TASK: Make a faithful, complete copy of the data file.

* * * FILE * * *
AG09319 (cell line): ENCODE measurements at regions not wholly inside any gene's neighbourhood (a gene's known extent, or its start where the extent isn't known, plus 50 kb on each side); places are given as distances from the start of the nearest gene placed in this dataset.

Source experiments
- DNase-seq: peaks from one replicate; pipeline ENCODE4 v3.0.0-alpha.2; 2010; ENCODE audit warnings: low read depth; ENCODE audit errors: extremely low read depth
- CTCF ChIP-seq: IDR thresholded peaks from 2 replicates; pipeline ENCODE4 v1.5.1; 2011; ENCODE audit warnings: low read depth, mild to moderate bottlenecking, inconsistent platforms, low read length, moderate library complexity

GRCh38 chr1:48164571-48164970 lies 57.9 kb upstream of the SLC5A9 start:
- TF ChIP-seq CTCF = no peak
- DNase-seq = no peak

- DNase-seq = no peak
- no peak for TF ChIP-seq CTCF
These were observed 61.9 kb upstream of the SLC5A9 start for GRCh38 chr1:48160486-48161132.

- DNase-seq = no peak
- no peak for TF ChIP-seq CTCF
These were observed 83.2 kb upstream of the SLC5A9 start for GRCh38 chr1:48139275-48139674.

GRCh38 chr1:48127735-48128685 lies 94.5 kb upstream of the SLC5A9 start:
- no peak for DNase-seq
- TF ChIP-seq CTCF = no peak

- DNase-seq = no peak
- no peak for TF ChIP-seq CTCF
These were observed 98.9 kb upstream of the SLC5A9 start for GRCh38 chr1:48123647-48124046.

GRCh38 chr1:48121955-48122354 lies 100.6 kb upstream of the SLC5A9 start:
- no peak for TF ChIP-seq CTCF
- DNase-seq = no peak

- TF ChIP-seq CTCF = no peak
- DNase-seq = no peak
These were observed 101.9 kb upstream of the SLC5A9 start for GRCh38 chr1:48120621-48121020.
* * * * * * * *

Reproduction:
AG09319 (cell line): ENCODE measurements at regions not wholly inside any gene's neighbourhood (a gene's known extent, or its start where the extent isn't known, plus 50 kb on each side); places are given as distances from the start of the nearest gene placed in this dataset.

Source experiments
- DNase-seq: peaks from one replicate; pipeline ENCODE4 v3.0.0-alpha.2; 2010; ENCODE audit warnings: low read depth; ENCODE audit errors: extremely low read depth
- CTCF ChIP-seq: IDR thresholded peaks from 2 replicates; pipeline ENCODE4 v1.5.1; 2011; ENCODE audit warnings: low read depth, mild to moderate bottlenecking, inconsistent platforms, low read length, moderate library complexity

GRCh38 chr1:48164571-48164970 lies 57.9 kb upstream of the SLC5A9 start:
- TF ChIP-seq CTCF = no peak
- DNase-seq = no peak

- DNase-seq = no peak
- no peak for TF ChIP-seq CTCF
These were observed 61.9 kb upstream of the SLC5A9 start for GRCh38 chr1:48160486-48161132.

- DNase-seq = no peak
- no peak for TF ChIP-seq CTCF
These were observed 83.2 kb upstream of the SLC5A9 start for GRCh38 chr1:48139275-48139674.

GRCh38 chr1:48127735-48128685 lies 94.5 kb upstream of the SLC5A9 start:
- no peak for DNase-seq
- TF ChIP-seq CTCF = no peak

- DNase-seq = no peak
- no peak for TF ChIP-seq CTCF
These were observed 98.9 kb upstream of the SLC5A9 start for GRCh38 chr1:48123647-48124046.

GRCh38 chr1:48121955-48122354 lies 100.6 kb upstream of the SLC5A9 start:
- no peak for TF ChIP-seq CTCF
- DNase-seq = no peak

- TF ChIP-seq CTCF = no peak
- DNase-seq = no peak
These were observed 101.9 kb upstream of the SLC5A9 start for GRCh38 chr1:48120621-48121020.